BRIEF DESCRIPTION OF DRAWINGS

FIG. 1 shows maximum sound pressure level versus frequency for four photographic soundtrack formats, Academy mono, Dolby A-type, Dolby SR and Dolby Digital.

FIG. 2 shows one set of suitable relationships between gain of the center front soundtrack channel and gain of each of the other soundtrack channels versus volume control setting, in which a gain of 0 dB is obtained for the standard volume control setting.

FIG. 3 is a simplified block diagram showing an implementation of the present invention from a structural standpoint.

FIG. 4 is a simplified block diagram showing an implementation of the present invention from a functional standpoint.

BEST MODE FOR CARRYING OUT THE INVENTION

FIG. 2 illustrates idealized curves of gain/loss as a function of volume control setting, for the center front channel (upper line) and for each of the remaining channels (lower line). The lower line also shows the typical gain/loss for all channels (rather than channels other than the center front channel, as in the present invention) as a function of volume control setting in prior art motion picture sound equipment. While the characteristic responses shown in the example of FIG. 2 are practical and useful ones, the precise characteristics are not critical. For example, the lower characteristic curve need not be the same as in the prior art gain/loss for all channels versus volume control setting The characteristics shown in the figures are just one example of suitable characteristics that fall within the scope of the invention

Still referring to FIG. 2, it will be seen that the gain of the center front channel has a first relationship to the volume control settings and that the gain of each of the other channels has a second relationship to the volume control settings. In FIG. 2, 0 dB is defined as the gain with the volume control at a first setting, the standard “7” setting. As shown in FIG. 2, for settings less than the first setting down to a second setting, the gain of the center front channel decreases more gradually than the gain of the other channels as the setting decreases. Alternatively, over a limited range of settings just below the standard setting, for instance between a setting of “7” and a setting of “6,” the center channel gain may be constant as the gain of the other channels changes. Although such changes in gain (either alternative) may extend down to the minimum volume control setting, in a practical embodiment such changes in gain preferably do not extend down to the minimum setting but rather to a second setting, which may be a setting of about “5,” for example, as shown in FIG. 2. In that case, for settings below the second setting, the gains of all the channels decrease in substantially the same way as the setting decreases and for such volume control settings the gain of the center front channel is greater than the gain of the other channels by a few dB, for example, as shown in FIG. 2. Preferably, for settings above the nominal standard setting up to a maximum setting, the gains of all the channels increase as the setting increases and for each of such volume control settings the gain of the center front channel and the gain of the other channels are substantially the same. It should be understood that the relationships between the gain of the center front channel, on one hand, and the gain of the other channels, on the other hand, versus the volume control settings need not be precisely in accordance with the examples of FIG. 2, but are to be limited only by the scope of the appended claims.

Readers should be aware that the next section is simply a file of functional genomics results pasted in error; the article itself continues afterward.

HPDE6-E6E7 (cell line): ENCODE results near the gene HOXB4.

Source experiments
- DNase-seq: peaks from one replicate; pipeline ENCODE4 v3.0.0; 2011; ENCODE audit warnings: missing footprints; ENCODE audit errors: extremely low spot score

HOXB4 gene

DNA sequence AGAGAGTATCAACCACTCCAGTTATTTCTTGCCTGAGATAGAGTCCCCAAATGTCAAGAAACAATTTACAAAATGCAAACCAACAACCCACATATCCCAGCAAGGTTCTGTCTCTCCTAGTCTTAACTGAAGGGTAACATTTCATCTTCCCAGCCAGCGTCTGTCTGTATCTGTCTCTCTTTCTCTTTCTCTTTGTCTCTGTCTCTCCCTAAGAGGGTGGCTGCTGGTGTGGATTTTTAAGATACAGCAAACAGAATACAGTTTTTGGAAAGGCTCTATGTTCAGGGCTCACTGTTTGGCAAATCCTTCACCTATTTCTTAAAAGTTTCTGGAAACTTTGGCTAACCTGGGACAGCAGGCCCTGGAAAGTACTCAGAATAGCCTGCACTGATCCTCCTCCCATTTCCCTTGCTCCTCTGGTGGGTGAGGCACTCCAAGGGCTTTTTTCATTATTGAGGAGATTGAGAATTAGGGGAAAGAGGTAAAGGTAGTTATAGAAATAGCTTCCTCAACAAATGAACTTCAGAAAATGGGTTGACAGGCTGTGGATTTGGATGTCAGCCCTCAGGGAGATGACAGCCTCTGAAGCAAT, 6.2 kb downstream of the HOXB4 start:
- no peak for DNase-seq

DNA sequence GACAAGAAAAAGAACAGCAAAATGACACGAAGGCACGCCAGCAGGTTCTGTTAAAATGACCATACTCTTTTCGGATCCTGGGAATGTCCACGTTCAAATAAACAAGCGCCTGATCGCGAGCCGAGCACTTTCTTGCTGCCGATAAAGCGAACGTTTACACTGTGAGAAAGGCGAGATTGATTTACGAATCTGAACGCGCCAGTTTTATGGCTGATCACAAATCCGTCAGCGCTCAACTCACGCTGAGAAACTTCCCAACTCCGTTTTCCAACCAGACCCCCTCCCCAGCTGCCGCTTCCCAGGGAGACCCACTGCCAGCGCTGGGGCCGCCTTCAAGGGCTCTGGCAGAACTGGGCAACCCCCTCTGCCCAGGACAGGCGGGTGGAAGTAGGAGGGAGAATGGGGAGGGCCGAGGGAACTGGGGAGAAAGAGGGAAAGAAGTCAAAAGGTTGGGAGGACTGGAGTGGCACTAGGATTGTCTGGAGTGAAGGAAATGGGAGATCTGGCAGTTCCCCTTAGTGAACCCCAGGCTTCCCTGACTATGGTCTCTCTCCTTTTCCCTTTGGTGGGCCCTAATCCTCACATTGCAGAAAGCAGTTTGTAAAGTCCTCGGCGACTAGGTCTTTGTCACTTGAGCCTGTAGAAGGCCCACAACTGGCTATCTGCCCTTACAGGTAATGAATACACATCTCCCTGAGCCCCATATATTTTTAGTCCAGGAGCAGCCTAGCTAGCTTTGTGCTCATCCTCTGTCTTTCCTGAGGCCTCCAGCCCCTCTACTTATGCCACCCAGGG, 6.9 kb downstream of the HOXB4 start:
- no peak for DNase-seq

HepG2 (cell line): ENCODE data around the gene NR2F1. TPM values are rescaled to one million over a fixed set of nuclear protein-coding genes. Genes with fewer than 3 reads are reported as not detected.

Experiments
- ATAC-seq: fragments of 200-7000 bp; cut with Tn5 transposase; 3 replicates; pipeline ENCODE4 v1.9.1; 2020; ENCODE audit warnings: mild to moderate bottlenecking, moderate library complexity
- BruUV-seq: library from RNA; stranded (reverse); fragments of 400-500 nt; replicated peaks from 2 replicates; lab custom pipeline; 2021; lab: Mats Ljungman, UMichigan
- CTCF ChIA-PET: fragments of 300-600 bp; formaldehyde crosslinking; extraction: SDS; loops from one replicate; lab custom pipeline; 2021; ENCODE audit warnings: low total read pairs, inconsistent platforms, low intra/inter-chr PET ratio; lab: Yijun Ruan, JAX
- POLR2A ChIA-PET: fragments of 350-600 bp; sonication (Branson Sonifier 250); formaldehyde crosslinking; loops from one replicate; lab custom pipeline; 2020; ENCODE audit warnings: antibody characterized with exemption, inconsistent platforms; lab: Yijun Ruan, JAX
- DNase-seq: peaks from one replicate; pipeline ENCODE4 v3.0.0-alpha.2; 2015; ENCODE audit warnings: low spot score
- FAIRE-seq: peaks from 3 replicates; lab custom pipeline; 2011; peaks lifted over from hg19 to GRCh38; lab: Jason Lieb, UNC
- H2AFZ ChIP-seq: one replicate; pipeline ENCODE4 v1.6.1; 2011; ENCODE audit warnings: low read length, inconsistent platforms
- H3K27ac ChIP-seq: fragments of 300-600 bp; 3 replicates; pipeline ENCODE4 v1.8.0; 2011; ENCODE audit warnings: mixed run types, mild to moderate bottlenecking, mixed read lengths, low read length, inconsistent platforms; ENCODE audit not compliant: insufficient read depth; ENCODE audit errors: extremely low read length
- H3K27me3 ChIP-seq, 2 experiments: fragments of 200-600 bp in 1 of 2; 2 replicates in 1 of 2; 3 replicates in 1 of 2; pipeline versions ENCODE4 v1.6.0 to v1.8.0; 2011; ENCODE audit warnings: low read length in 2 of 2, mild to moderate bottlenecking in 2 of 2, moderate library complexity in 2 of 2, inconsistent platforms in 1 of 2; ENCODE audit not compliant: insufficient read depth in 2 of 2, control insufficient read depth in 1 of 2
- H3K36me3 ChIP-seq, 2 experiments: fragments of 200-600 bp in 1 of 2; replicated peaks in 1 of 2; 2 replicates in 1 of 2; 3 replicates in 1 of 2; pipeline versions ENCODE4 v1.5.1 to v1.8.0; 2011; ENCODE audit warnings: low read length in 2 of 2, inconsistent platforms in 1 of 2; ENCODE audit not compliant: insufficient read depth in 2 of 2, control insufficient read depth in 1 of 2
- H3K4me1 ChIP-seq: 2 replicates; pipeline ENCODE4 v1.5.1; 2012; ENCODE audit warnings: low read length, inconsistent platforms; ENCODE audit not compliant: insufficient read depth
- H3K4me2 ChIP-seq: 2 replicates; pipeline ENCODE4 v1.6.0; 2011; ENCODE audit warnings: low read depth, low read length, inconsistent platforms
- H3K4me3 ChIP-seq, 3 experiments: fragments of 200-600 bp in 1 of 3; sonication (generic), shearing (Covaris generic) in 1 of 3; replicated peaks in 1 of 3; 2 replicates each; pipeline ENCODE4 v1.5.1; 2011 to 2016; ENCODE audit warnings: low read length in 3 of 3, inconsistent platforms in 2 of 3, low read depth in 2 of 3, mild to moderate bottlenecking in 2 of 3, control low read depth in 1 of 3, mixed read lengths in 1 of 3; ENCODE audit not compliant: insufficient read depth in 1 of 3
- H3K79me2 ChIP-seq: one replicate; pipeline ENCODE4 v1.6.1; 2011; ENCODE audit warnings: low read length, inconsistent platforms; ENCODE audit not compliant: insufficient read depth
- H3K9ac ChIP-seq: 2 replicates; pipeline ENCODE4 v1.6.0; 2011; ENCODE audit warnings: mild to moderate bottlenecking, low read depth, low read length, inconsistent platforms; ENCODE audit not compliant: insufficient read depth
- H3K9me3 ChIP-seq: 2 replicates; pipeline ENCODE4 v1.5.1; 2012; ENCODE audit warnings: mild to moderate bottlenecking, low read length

An exemplary system according to the present invention is shown in FIG. 3. A center front soundtrack channel has a gain adjuster 102 that controls the gain of the channel. The channel feeds one or more loudspeakers 104 via a power amplifier (not shown). In practice, the gain adjuster 102 may be, for example, the gain or volume control of a preamplifier or a passive variable loss at the output (preferably the output rather than the input) of a preamplifier. A plurality of other channels, shown for simplicity as two channels, each has a respective gain adjuster 106 and 108. Each channel feeds one or more respective loudspeakers 110 and 112 via respective power amplifiers (not shown). The gain adjuster 102 for the center front channel is controlled by a first output of a controller 114 and the gain adjusters 106 and 108 for the other channels are controlled by a second output of controller 114, in the manner described herein in response to the setting of the controller's volume control 116.

In a practical arrangement employing digital controls, as shown in FIG. 4, the volume control setting may select values in first and second lookup tables 202 and 204. The first lookup table 202 in turn may adjust a multiplier controlling volume 206 in the center front channel, while the second lookup table 204 may adjust multipliers controlling volume 208 and 210 in the other channels. Lookup table values in response to volume control settings may be chosen so as to provide the desired relationships between gains in the various channels versus setting.